At APS Meetings
Attending an APS meeting can be hard on your brain, so just imagine how the handful of undergraduate students at the meetings feels. They are genuinely excited to be at such a prestigious physics conference, yet they have a hard time understanding the talks. They probably don’t realize that the PhD’s don’t understand a lot of what they hear, either. To help both groups, I invited four excellent communicators to speak at the APS April meeting in Denver in a Forum on Education session on presenting research at the undergrad level (http://www.aps.org/meet/APR04/baps/tocJ.html#SessJ14). I plan to organize a similar session for the March meeting in Los Angeles (and would welcome suggestions for good speakers.)
The speakers discussed complex systems in nature, ultrafast lasers, “taming” francium, and “asymptotic slavery” in high-temperature superconductors. Each speaker had had his or her work highlighted on the Focus web site or on AIP’s Physics News Update (http://www.aip.org/pnu). The students present learned about some fascinating areas of physics, and the PhD’s probably learned more than they would have at a typical colloquium-style talk aimed at physicists. During the Q&A, I asked the speakers about the challenges of speaking at such a low level, and it was clear that to do it well is a lot harder than it looks. It means avoiding almost all the math, but more importantly, paring down the topics to a sometimes painful minimum of information.
Rules for Presenting Science to Students and Others
My rules for communicating science apply to teaching physics, telling a physicist friend about your latest results, or even explaining your work to your next-door neighbor.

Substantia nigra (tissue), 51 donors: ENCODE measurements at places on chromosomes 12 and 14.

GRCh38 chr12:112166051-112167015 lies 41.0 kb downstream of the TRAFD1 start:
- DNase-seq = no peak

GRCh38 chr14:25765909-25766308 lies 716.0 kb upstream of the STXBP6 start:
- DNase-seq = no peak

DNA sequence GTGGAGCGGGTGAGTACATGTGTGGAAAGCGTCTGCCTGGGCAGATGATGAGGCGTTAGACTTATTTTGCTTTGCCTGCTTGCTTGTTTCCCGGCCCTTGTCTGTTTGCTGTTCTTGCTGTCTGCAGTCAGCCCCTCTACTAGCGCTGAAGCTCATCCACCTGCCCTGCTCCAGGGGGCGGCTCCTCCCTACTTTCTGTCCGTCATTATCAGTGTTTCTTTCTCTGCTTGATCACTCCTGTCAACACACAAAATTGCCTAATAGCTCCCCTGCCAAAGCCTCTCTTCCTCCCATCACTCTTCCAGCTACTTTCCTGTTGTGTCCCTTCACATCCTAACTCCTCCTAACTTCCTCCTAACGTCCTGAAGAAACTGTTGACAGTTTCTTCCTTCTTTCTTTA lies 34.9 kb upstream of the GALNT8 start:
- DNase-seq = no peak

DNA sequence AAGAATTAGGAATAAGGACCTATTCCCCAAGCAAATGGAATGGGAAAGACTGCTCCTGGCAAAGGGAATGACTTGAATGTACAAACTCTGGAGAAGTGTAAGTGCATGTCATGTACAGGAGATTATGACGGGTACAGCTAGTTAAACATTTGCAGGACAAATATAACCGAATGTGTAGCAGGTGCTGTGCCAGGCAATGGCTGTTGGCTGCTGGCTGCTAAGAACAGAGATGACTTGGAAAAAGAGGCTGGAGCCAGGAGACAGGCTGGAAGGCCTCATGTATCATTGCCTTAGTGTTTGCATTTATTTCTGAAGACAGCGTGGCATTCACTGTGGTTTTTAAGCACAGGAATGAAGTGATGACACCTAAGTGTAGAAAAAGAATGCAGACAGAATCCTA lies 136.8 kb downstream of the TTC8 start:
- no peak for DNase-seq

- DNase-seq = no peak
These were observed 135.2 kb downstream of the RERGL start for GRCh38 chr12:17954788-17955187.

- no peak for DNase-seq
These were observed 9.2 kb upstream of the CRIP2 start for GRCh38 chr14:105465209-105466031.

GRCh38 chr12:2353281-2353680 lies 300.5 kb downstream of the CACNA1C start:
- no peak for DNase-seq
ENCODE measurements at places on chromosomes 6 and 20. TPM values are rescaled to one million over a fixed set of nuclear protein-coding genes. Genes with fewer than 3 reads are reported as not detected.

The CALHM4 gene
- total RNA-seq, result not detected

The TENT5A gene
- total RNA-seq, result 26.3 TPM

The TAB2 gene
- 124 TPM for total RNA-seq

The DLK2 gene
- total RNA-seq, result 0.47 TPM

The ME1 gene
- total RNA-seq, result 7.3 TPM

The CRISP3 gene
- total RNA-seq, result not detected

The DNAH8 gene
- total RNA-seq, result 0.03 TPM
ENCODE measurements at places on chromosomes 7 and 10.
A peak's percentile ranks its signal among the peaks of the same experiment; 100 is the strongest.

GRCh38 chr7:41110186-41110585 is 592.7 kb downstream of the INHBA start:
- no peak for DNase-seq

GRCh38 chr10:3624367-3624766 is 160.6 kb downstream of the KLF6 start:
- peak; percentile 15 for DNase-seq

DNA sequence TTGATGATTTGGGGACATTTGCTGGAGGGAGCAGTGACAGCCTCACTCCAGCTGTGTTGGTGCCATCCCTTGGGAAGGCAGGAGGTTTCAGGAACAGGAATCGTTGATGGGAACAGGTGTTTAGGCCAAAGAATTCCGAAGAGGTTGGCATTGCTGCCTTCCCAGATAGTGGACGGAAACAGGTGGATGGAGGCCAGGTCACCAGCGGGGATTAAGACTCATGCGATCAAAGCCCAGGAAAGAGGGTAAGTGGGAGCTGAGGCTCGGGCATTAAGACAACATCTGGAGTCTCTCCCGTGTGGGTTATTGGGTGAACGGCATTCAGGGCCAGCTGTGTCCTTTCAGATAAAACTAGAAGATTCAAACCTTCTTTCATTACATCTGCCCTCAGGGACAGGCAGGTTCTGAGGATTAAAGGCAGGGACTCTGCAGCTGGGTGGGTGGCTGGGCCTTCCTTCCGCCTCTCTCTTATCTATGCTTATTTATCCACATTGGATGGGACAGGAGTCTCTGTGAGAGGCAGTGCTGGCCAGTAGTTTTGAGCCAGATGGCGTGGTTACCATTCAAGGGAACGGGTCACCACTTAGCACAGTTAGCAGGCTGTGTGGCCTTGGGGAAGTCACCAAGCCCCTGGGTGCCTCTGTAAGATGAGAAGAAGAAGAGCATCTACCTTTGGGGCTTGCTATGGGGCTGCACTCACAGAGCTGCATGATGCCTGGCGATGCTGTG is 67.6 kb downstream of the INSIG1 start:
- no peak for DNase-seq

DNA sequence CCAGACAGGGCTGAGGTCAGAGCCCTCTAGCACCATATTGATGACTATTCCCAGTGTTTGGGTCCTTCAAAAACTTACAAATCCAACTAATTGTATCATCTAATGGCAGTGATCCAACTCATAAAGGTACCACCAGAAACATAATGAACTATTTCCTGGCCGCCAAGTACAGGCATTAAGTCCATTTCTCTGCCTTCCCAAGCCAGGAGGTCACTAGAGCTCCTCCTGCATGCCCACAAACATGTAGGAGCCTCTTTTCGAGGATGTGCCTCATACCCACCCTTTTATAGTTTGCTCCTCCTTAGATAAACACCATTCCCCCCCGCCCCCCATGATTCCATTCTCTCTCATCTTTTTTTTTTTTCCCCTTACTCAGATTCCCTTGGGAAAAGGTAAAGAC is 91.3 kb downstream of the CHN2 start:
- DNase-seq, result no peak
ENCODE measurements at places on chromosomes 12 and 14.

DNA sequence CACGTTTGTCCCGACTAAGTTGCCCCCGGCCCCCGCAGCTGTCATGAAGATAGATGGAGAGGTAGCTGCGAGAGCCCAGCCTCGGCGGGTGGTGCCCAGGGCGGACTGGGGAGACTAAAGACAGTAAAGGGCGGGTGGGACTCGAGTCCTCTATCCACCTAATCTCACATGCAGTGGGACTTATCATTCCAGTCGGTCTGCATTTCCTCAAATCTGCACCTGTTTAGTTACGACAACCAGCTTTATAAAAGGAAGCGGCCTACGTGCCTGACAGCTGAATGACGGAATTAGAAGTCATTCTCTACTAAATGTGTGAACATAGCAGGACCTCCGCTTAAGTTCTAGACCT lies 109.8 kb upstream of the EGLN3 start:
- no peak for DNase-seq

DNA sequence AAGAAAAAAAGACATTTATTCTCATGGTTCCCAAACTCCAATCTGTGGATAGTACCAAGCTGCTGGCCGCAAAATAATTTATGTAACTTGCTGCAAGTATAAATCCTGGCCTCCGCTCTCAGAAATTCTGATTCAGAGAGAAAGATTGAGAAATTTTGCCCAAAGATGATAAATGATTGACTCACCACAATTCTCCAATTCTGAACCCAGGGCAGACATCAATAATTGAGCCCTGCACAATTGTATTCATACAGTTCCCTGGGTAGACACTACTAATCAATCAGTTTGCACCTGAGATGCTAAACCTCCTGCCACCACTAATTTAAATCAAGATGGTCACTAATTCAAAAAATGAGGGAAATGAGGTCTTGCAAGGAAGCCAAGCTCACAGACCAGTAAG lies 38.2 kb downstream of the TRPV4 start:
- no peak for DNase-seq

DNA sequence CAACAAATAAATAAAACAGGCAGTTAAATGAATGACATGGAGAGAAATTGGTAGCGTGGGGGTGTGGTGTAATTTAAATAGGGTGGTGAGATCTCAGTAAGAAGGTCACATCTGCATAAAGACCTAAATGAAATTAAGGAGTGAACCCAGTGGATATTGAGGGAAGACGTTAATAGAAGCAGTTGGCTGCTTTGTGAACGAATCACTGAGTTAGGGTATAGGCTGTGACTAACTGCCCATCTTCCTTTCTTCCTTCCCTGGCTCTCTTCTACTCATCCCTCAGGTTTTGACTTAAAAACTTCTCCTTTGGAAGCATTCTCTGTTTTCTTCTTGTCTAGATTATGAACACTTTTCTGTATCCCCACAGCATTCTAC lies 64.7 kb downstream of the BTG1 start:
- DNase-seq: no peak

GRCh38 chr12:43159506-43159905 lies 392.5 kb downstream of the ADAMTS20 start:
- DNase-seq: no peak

Rule 1: No one knows as much as you think. You can never talk “too low” to your audience. In fact, most people are flattered when you say things they already know.
Rule 2: No one has the attention span you expect. The most common mistake in speaking to non-scientists is not using too much jargon but saying too much. Usually half of what you want to say is enough, as anyone who has accidentally bored a non-scientist with a long answer to an innocent science question knows.
Rule 3: No one cares about as many details as you do. There is always a temptation to go on to what you consider the “most interesting” part of an explanation, even though the background up to that point is often enough for your audience. Think of those colloquia where the first or second slide was enough for you, or papers where the abstract was all you needed to know.
I hope you will see these rules in action on the Focus web site and at the March meeting session next year.
David Ehrenstein is the Editor of Physical Review Focus (http://focus.aps.org/).